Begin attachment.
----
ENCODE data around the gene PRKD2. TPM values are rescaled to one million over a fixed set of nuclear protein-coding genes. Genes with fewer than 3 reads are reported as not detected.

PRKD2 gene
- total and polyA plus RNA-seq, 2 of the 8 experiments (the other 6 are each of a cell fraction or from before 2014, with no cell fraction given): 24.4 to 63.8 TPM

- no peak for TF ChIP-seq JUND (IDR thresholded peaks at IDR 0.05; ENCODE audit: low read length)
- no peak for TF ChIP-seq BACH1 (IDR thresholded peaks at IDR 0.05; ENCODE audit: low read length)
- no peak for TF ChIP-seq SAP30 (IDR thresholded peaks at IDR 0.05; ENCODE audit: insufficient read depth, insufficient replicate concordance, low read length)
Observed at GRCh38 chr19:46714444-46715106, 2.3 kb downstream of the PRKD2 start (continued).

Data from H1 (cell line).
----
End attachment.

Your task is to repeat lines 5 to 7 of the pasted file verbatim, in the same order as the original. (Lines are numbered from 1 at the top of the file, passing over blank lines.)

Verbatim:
- no peak for TF ChIP-seq BACH1 (IDR thresholded peaks at IDR 0.05; ENCODE audit: low read length)
- no peak for TF ChIP-seq SAP30 (IDR thresholded peaks at IDR 0.05; ENCODE audit: insufficient read depth, insufficient replicate concordance, low read length)
Observed at GRCh38 chr19:46714444-46715106, 2.3 kb downstream of the PRKD2 start (continued).